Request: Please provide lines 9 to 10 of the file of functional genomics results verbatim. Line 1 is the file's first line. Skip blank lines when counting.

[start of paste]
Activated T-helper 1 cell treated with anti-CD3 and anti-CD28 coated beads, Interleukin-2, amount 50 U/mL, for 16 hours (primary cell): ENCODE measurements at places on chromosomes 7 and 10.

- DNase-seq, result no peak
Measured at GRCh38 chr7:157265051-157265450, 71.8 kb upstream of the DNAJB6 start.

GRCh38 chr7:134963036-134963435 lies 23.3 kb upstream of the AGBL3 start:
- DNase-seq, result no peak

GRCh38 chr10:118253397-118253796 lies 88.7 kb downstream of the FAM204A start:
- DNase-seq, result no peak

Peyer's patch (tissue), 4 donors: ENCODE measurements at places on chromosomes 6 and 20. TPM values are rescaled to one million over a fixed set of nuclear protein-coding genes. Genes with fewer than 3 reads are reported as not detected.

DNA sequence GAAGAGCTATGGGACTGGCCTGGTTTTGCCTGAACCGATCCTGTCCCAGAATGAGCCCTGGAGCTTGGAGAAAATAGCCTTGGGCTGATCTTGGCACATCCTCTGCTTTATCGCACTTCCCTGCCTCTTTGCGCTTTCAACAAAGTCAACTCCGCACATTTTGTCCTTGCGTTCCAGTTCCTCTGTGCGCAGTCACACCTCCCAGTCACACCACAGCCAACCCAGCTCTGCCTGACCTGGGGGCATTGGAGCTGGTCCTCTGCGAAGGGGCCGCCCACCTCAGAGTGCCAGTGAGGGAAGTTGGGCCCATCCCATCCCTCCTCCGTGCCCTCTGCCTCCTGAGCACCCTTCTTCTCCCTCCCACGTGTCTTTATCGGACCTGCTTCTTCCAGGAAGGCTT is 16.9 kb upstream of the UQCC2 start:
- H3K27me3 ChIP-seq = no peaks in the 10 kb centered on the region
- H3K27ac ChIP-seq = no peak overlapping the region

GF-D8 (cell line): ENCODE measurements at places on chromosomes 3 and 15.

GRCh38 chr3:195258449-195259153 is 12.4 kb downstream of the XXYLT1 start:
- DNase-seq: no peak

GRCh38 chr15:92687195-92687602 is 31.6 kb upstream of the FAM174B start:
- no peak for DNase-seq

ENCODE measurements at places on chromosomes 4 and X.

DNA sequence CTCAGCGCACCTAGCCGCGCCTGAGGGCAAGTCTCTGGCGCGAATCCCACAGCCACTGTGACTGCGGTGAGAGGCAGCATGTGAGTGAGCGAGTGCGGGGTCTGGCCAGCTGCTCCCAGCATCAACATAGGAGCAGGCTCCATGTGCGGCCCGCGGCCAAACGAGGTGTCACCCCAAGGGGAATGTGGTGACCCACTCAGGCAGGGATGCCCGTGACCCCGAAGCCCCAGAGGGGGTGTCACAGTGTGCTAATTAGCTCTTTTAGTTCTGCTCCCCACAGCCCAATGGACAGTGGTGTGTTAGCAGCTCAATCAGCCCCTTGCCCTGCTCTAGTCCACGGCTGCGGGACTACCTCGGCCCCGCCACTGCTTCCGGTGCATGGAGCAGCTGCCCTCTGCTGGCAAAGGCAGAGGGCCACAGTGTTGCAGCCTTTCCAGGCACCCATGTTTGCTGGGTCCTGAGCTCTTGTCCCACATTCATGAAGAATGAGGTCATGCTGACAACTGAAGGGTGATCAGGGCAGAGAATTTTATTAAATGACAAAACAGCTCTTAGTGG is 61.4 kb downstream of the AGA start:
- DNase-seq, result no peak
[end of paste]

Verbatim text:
DNA sequence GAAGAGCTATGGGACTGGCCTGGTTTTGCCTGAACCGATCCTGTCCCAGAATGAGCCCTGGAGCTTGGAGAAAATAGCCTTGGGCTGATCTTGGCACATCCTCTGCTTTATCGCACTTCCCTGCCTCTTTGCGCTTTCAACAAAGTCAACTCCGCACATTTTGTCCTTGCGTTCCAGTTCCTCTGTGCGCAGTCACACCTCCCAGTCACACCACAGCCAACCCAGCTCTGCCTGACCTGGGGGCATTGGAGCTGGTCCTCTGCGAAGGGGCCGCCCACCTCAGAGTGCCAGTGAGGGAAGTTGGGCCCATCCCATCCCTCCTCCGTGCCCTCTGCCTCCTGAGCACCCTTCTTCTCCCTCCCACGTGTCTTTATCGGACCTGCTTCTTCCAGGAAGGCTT is 16.9 kb upstream of the UQCC2 start:
- H3K27me3 ChIP-seq = no peaks in the 10 kb centered on the region